For months, Germany has been debating how to cover the cost of the country’s nuclear waste repositories. Just when you think an agreement has been reached, more proposals are put on the table. Craig Morris explains.
Do German utilities that operate nuclear reactors have the money required to dismantle facilities and store nuclear waste indefinitely? That question is at the center of a current debate in Germany. To understand the issue, we need to define some terms.
First, both the German and international media sometimes talk about the “cost of the nuclear phase-out”– as though not phasing out nuclear would solve the problem. The phase-out did not cause the problem, however; the phase-in did. The longer these reactors run, the more waste they produce, so part of the cost should be lower the sooner these reactors are closed.
Second, the media speak of both “reserves” (Rücklagen) and “provisions” (Rückstellungen). In common parlance, those words might be interchangeable; in financial reports, they are not. Germany’s five nuclear reactor operators – E.On, RWE, EnBW, Vattenfall, and Stadtwerke München – have set aside provisions, not reserves.
The difference is partly that provisions, unlike reserves, are reported as an expense, thereby reducing profits. Lower profits mean lower tax liabilities, so German taxpayers have already covered part of the phase-out. Furthermore, these provisions are not available as liquid cash; they have been reinvested. For instance, utilities have built new coal plants that are now worthless. In other words, the money for reactor decommissioning and waste disposal might not be there.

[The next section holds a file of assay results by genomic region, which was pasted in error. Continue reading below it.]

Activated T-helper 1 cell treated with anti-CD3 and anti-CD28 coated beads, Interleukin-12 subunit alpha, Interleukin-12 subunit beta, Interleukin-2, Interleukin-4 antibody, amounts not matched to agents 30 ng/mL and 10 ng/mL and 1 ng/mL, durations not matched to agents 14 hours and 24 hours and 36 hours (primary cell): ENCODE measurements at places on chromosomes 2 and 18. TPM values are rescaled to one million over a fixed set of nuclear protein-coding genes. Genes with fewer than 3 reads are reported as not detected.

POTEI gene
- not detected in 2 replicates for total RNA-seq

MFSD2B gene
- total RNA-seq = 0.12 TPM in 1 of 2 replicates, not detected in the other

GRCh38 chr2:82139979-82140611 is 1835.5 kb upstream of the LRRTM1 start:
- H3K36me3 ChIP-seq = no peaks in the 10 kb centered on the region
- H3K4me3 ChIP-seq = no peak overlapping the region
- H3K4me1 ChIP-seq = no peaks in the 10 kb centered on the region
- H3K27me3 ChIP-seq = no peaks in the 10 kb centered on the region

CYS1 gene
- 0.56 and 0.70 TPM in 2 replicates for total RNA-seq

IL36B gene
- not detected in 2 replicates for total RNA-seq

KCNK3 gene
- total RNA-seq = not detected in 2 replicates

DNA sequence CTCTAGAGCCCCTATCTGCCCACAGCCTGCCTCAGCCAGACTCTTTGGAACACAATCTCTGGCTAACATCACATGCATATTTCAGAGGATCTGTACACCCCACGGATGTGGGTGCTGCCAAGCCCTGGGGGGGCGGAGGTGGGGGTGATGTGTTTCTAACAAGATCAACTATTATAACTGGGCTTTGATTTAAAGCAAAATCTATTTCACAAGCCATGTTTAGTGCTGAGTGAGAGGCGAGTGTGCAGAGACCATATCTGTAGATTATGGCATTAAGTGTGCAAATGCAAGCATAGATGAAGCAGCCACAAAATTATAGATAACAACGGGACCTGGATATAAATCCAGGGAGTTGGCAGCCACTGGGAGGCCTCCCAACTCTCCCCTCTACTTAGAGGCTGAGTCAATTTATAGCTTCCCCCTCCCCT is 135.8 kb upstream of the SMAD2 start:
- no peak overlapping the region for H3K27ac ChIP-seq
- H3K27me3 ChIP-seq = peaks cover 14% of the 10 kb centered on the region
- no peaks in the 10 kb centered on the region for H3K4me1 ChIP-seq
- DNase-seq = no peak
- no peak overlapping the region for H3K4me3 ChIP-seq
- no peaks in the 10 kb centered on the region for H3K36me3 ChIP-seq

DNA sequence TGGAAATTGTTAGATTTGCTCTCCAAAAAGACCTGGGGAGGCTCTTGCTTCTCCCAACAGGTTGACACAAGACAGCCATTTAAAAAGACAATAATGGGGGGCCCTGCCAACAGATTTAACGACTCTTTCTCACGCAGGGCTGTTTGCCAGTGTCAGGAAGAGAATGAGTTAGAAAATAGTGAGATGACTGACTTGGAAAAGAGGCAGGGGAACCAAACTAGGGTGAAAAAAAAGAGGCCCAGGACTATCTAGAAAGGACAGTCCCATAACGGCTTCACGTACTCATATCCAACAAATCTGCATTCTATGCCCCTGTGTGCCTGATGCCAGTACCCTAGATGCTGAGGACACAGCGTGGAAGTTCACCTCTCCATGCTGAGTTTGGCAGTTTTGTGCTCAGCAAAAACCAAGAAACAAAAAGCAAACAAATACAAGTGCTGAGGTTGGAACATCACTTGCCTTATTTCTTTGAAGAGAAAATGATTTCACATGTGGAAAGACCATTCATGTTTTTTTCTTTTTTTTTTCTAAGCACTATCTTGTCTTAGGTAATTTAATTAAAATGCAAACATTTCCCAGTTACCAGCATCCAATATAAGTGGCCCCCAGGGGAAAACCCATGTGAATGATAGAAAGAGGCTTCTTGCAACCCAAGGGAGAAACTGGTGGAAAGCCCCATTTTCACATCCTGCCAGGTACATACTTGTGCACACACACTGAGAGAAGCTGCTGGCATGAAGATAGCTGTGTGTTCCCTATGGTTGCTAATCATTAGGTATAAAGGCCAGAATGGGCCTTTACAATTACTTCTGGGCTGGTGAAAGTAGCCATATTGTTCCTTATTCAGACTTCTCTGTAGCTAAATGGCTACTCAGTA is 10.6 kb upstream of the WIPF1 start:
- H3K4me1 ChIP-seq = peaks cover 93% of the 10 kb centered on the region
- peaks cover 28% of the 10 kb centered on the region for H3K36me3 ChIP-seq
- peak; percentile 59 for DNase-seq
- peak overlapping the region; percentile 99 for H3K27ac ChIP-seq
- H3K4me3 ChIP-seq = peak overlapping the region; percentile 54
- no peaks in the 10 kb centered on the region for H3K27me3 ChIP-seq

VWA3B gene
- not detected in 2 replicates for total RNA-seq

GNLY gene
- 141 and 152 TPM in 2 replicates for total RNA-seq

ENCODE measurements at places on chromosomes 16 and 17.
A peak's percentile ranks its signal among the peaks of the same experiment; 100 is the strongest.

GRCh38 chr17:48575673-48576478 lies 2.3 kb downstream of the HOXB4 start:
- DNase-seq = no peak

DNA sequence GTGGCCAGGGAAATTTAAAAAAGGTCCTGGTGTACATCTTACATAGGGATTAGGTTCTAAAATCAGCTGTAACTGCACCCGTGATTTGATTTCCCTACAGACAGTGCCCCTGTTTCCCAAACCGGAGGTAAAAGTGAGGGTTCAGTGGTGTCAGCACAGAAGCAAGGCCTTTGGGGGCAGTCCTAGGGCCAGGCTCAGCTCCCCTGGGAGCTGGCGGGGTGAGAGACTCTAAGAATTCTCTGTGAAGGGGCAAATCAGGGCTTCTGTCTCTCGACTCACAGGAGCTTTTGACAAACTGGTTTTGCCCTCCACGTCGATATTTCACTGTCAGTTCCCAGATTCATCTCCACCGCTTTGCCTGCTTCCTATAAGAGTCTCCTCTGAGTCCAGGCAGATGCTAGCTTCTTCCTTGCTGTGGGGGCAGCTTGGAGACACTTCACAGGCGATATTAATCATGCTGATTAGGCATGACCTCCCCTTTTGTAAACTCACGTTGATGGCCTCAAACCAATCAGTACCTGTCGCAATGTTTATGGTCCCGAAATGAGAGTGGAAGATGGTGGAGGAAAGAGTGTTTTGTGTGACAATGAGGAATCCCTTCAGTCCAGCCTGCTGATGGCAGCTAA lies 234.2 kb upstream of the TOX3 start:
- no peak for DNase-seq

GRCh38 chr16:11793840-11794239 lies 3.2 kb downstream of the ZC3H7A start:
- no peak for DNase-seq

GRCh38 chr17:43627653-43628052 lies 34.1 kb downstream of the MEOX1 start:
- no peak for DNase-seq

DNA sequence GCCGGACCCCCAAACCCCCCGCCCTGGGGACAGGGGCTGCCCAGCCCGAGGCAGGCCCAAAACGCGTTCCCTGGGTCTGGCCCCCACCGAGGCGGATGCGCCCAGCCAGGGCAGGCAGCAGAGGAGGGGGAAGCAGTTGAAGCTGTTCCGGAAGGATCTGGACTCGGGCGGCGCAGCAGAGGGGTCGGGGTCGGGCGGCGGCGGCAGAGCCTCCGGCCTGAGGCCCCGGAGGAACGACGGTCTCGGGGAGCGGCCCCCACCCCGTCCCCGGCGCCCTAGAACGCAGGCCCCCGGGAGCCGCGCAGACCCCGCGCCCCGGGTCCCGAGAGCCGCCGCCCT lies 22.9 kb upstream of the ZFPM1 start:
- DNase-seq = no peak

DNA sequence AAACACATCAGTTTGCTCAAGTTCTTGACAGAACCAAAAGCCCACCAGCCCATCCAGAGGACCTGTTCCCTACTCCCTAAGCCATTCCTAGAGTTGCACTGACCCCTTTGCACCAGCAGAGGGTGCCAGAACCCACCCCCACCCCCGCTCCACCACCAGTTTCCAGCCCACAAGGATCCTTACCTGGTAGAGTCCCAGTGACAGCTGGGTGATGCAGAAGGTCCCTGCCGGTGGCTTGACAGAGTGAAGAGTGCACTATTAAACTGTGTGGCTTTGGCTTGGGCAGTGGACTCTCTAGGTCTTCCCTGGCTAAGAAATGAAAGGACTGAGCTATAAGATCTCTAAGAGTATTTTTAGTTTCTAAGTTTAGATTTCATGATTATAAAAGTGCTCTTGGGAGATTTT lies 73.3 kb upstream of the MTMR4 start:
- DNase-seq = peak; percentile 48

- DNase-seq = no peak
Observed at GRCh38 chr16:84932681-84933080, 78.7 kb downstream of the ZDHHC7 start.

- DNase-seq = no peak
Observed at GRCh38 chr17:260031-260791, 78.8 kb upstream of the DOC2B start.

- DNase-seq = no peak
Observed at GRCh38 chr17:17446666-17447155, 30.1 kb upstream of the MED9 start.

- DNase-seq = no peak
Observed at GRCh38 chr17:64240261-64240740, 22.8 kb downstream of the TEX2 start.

In the past few months, an expert commission headed partly by German Green politician Jürgen Trittin has therefore been investigating the matter on behalf of the German parliament. Trittin was also a chief architect of the original nuclear phase-out of 2002. For international policy comparisons, it is noteworthy that the German government would choose someone from outside the governing coalition to head such an important commission. It is another sign of cooperation across party lines. And of course, appointing Trittin was also a clever move politically because whatever agreement is reached will not only bear the coalition’s signature, but also have a green tinge.
For the Greens, passing on any of these costs to taxpayers would be anathema, as Trittin has made clear. Nonetheless, the proposal announced in February would limit the liability of these German utilities. In return, these firms would have to hand over half of the 38 billion euros in provisions to a new public-private fund for reactor decommissioning and waste disposal. The money would have to be paid in cash – not in company shares. Coming up with that much liquidity could be a challenge for these companies. The commission also proposes a “risk surcharge,” which has not yet been specified – and the utilities are fighting against it (report in German).